The disconnected storytelling extends to the technical execution of the episode itself. There are odd cuts, specifically a bizarre storytelling decision wherein Riri getting trapped in the bladed limbs of the Huge is what sets off Yuyu's berserker rage, only for Riri to be freed off-screen by the other Lilies and needing to tell Yuyu (and us) about it happening. They also miss some of the elements they did effectively before, with the more subtle suggestions of the Huge's encroachment on the human world from last episode disregarded to have one just pop out of the ocean once again for our heroes to fight. The spectacle it's in service of is mostly entertaining enough, at least. There's more noticeable CGI for all the characters in places this time, but the fighting still looks dynamic (I quite enjoy the depiction of Mai's super-speed) and there are some lovely singular shots sprinkled between all the action. Plus hey, they got Bkub to draw the end-card for this episode, which is a visual triumph all its own.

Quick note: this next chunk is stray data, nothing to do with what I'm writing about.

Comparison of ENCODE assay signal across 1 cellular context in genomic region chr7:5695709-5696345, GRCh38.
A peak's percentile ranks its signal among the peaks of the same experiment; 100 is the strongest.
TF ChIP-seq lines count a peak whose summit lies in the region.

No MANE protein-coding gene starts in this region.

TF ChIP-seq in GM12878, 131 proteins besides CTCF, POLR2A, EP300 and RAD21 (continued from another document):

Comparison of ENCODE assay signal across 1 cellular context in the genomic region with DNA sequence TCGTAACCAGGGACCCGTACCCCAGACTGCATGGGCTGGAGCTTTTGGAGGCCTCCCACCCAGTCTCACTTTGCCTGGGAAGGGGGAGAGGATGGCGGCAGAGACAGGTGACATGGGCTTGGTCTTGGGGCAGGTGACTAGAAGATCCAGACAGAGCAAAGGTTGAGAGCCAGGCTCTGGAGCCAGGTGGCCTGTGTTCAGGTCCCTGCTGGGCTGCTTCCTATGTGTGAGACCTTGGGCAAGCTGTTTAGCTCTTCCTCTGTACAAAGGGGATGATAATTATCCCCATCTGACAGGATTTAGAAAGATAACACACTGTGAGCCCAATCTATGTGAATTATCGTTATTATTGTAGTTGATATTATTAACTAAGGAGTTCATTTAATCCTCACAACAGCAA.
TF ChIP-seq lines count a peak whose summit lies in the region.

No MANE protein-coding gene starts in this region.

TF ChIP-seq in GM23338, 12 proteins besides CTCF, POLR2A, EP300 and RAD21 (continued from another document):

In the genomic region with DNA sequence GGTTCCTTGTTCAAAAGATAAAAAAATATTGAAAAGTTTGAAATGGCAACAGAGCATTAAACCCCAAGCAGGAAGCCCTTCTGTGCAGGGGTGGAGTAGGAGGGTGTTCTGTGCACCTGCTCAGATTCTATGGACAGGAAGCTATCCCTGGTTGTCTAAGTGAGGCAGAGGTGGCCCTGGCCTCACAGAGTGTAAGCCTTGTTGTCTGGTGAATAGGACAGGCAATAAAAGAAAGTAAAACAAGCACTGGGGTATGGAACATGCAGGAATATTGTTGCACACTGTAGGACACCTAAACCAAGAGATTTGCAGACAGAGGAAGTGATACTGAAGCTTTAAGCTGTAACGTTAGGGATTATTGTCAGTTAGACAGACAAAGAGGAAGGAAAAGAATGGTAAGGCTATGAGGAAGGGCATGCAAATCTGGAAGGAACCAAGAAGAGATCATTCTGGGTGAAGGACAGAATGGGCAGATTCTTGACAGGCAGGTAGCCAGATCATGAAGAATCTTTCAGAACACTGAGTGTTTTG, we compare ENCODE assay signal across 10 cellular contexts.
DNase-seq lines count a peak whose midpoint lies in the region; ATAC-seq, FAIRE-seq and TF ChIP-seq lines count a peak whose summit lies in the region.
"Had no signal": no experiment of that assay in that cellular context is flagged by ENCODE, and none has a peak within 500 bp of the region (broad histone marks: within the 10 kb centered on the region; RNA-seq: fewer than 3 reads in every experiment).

Overall I'm just annoyed that after the previous episode of Assault Lily Bouquet seeming to get a handle on itself in the obvious methods (learning to focus, showing character progression), this one sent it hurtling backward in the clearest way possible. The lack of connective tissue between episodes is really standing out as a problem now, making me question the writing process here (apart from Shouji Saeki, who also shares directing duties, the show's writing is only credited to the shared pseudonym of Shaft's staff as a whole). It's especially frustrating in the face of the show teasing but not doing anything with its ensemble, which should be a major strength overall. I'm not asking them to make me ‘care’ about all these toys, but they've got to realize they can't rely on raw fight spectacle forever (especially when the setup keeps being this same-y) without at least making us interested in some of the other girls participating.
Assault Lily Bouquet is currently streaming on Funimation.